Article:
But maybe I’m wrong. Yet again. And maybe the “worldly wisdom” of other churches is right. In fact, the more I think about it, the more I’m convinced. Let’s pay off our mortgages today, so that tomorrow—when there is surplus—we can support missions.
So here is my idea. I’m going to quit tithing for the next five years. I’ll bury that money to pay off my mortgage and prepay all of my future property taxes. Maybe it’ll take ten years.
Once paid, I’ll have lots of extra money to help with my church’s Capital Campaign. I’ll give out of my surplus. Of course, that means the church’s mission work won’t get funded for twenty years. I’ll first pay my mortgage then help the church pay theirs. And then we’ll do mission together.
Who knows, maybe in twenty years or so, we’ll be able to start that new church plant or help that inner city church pay their expenses.
Although in twenty years I’ll probably be dead. And I can’t take it with me.
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A few weeks ago I was talking with a woman whose children are mostly grown. She is active in her church and she works professionally but part-time. She’s quite successful but terribly bored. She dislikes her church service and her job “just isn’t her.” She’s being doing both for years.
I hear the same thing from men all the time. They may be “successful” in their job, but it doesn’t fit them; they bring home a paycheck, but they feel they are made for something more.
The secret—hidden in all our hearts—is we are made for something more.
God has given us unique gifts and personalities, and he wants us to walk in who he made us to be. He’s given us something to do in the world outside that expresses something inside of us. It’s something we alone are made to do.
Below is the opening of the book It’s Your Call by Gary Barkalow. If you are looking for deeper insight into God’s design for your life, begin with this.
My wife and I are celebrating our 30th anniversary in Italy. In my absence, I asked my friend Gary Barkalow to write a couple blogs.
Gary has spent his life studying Calling—you could call him a Calling Expert. I invite you to enjoy with me as he shares.
“Ok, the idea that I possess a glory, splendor, strength, brilliance that is extraordinary seems a little farfetched. It’s not my personal experience. I think my effect is pretty small. I can only do the best with what I’ve got and that ain’t much.”
I’ve heard this thought many times – within myself and from others. The truth is that if it was YOU ALONE that might be true, but it isn’t to be YOU ALONE.
Dallas Willard wrote,
Now what we can do by our unassisted strength is very small. What we can do acting with mechanical, electrical, or atomic power is much greater. Often it is so great that it is hard to believe or imagine without some experience of it.
But even that is still very small compared to what we could do acting in union with God himself, who created and controls all other forces (The Divine Conspiracy).
Our life was never designed to be “unassisted.” And yet, that is how we live—okay, I live—most of the time. Partly because I believe the lie that I’m on my own. Partly because of my fear that God won’t come through. Partly because “it’s hard to believe or imagine it without some experience of it.”
Jesus repeatedly said, “Repent, for the kingdom of heaven is near.” Matt. 4:17
Dallas told the story of growing up on a farm in southern Missouri where electricity was not available. Then, one day, it was announced that power lines would be brought in. It was an opportunity for a different way of life if they if they chose to tap into them. He writes,
The comparison, you may think, is rather crude, and in some respects it is. But it will help us to understand Jesus’ basic message about the Kingdom of the Heaven if we pause to reflect on those farmers who, in effect, heard the message: ‘Repent, for electricity is at hand.’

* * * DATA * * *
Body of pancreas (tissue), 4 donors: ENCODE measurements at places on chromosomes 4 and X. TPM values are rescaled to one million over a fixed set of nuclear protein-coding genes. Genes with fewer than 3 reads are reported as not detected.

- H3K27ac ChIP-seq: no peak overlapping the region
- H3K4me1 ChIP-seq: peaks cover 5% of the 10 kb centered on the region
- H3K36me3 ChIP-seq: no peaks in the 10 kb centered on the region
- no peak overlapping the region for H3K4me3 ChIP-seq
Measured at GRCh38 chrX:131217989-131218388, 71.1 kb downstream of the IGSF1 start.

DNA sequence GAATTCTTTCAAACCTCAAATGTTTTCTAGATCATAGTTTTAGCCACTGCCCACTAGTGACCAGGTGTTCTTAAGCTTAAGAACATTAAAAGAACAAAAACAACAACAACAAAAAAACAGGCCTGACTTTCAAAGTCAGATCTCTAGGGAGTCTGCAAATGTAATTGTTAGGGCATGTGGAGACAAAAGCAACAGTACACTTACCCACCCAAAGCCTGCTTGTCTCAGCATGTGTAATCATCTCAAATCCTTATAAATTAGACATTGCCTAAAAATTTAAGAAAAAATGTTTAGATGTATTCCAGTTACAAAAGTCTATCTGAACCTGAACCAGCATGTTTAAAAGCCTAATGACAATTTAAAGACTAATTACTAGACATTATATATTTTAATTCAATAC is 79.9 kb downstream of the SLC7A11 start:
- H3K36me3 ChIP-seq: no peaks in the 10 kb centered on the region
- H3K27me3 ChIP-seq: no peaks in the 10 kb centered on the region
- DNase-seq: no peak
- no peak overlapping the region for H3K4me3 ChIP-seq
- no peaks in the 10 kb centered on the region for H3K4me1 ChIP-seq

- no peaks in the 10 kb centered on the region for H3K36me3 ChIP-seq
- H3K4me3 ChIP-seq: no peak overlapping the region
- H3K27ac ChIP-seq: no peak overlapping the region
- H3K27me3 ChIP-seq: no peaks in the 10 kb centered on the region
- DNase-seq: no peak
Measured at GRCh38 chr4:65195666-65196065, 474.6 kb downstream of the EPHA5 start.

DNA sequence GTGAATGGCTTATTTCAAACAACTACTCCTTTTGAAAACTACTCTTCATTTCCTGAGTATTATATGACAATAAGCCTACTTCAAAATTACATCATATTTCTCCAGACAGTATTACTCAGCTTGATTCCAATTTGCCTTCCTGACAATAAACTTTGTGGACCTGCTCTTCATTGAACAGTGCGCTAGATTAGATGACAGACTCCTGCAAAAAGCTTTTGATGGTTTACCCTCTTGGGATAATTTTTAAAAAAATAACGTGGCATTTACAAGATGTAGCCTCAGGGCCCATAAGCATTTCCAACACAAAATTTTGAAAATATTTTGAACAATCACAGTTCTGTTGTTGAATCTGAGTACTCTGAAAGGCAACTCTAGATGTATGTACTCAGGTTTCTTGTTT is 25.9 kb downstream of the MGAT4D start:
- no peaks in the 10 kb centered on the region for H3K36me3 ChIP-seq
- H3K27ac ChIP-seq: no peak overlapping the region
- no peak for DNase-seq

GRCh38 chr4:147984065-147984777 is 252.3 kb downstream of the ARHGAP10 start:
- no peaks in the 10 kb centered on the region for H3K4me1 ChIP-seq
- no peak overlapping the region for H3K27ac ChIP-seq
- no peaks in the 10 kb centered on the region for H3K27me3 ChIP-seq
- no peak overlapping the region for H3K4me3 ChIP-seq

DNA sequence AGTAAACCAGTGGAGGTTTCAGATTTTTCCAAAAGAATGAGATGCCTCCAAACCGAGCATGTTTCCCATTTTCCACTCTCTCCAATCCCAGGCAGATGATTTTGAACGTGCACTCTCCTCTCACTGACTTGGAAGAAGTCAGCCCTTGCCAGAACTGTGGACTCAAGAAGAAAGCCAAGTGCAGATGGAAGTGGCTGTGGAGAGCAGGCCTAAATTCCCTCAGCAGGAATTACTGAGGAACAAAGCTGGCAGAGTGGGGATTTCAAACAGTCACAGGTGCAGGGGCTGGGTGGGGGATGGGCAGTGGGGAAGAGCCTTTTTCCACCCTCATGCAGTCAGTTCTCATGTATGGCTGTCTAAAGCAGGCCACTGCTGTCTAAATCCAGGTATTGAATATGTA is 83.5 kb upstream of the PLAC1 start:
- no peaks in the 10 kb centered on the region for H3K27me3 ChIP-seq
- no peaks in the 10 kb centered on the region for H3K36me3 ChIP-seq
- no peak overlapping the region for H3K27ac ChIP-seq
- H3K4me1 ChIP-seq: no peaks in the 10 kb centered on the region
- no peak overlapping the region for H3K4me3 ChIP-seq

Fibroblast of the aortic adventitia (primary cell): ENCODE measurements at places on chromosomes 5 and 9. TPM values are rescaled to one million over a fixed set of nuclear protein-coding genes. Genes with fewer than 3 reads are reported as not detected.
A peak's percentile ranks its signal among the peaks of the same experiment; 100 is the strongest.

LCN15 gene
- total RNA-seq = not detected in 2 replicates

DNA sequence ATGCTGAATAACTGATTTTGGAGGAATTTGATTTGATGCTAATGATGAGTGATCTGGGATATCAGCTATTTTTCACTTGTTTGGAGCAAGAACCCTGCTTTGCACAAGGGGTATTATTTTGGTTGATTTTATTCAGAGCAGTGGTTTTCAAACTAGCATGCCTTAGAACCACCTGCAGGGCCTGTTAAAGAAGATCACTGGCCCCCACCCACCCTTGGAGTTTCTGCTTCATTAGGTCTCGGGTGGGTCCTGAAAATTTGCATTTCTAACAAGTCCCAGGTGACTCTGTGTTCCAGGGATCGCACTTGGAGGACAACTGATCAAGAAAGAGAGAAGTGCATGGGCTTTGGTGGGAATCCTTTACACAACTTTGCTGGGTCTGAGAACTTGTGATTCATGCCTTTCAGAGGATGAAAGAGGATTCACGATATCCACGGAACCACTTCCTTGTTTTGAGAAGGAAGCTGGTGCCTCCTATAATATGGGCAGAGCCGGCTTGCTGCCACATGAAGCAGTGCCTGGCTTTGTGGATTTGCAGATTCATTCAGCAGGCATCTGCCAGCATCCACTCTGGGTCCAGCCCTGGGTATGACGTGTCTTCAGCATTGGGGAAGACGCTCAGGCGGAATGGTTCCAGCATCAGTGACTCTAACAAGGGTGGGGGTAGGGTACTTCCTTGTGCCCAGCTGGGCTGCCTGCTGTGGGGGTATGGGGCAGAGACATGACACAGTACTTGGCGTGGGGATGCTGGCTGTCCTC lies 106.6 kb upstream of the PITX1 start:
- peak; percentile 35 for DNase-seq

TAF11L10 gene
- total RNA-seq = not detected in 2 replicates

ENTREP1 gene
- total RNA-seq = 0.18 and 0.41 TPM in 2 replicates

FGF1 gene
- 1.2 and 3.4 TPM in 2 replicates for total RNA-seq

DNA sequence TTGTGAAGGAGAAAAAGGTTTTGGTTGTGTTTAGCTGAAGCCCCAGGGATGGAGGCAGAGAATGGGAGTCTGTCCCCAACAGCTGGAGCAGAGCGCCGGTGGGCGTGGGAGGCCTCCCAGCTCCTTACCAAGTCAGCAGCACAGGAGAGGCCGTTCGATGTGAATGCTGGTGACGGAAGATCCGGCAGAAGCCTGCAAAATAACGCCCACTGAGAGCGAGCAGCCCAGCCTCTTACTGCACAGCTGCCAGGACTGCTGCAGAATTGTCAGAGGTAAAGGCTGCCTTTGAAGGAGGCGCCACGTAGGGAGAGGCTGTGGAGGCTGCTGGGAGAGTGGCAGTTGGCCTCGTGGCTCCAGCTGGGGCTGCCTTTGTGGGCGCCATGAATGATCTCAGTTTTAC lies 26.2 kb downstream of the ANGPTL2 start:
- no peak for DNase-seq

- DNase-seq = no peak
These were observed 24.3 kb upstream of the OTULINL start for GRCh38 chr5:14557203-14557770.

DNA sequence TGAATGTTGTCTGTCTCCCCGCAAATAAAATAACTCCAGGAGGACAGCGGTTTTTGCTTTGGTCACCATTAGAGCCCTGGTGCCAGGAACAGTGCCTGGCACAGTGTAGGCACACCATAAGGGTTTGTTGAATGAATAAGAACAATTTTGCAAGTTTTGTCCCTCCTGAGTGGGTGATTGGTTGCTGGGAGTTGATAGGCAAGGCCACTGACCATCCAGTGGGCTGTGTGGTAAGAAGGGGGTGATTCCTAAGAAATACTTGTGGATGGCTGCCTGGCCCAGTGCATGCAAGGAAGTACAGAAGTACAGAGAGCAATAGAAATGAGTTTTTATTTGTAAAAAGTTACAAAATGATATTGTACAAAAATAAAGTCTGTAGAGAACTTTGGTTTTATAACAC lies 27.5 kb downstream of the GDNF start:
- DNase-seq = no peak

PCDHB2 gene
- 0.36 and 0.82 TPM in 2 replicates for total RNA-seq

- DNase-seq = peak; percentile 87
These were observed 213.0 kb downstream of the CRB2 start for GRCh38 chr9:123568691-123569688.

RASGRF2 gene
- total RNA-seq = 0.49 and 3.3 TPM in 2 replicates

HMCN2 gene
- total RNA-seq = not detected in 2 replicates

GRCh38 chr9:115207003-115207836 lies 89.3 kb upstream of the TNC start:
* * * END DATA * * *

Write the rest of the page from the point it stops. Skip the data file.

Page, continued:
The movie The King’s Speech tells the true tale of a shy prince who becomes a King. “Bertie”—as only his family can call him—is the frog who becomes a prince who is crowned the King of England and who will lead the nation through World War II.
Bertie’s road to the throne is filled with potholes. It is his older brother who is the heir, not Bertie; the scars of his past create fear in this future king of a scared nation; and he stutters in an age when live speeches are the new way to lead.
At one point he mourns, “I am the seat of all authority because they think that when I speak, I speak for them. But I can’t speak.”
The movie opens as Bertie stammers through a speech at Wembley Stadium, a speech broadcast to the world. We share the prince’s anguish in his painful pauses and repeating c-c-c-consonants, every stutter amplified for the listening ears of the world.
Bertie reluctantly turns to Lionel Logue, an uncertified speech therapist. Lionel sees in Bertie a vein of gold. Lionel unearths this gold by teaching, cajoling, and even provoking the shy prince, until Bertie finally shouts:
Bertie: L-L-L-listen to me…
Lionel: Why should I waste my time listening to you?
Bertie: Because I have a right to be heard! I have a voice!
Lionel: [pause] Yes, you do. [stands] … You’re the bravest man I know. You’ll make a bloody good king.
In the movie, a commoner helps the king find his voice. And that is the way it works in the world, underlings give overlings a platform to be heard. Christ turned worldly wisdom upside down. Now it’s the leaders who help others find their voice.
The thing is, few Christian leaders know how to do it.
I remember the first time I visited the home of one of my high school friends. A corner of his family room housed a music section with a baby grand piano, some brass instruments, and a beautiful old guitar lying on a shelf.
The guitar looked like something special. I took it down from the shelf, dusted it off, tuned it up, and strummed it. I thought I was in love.
I asked my friend about its history. The guitar has been given to his mother when she was young. She had never learned to play it, but she had a sentimental attachment to it, and she loved seeing it sit in their music corner.
I wrote down the model and serial number and visited my favorite guitar store to discover its roots. It was a customized 1940’s Gibson guitar with rare Indian Rosewood sides, real ivory inlay, and a custom fingerboard. It was a literal treasure.
Years before some unknown master craftsman had fashioned this custom guitar using special woods, saws, braces and glues, to make a masterpiece. Now it sat on a shelf gathering dust. My friend’s mom thought, “It added atmosphere.”
I think this is the common picture of Christian calling: to look good on the pews—maybe a little dusty—while missing the God-designed purpose: releasing our music.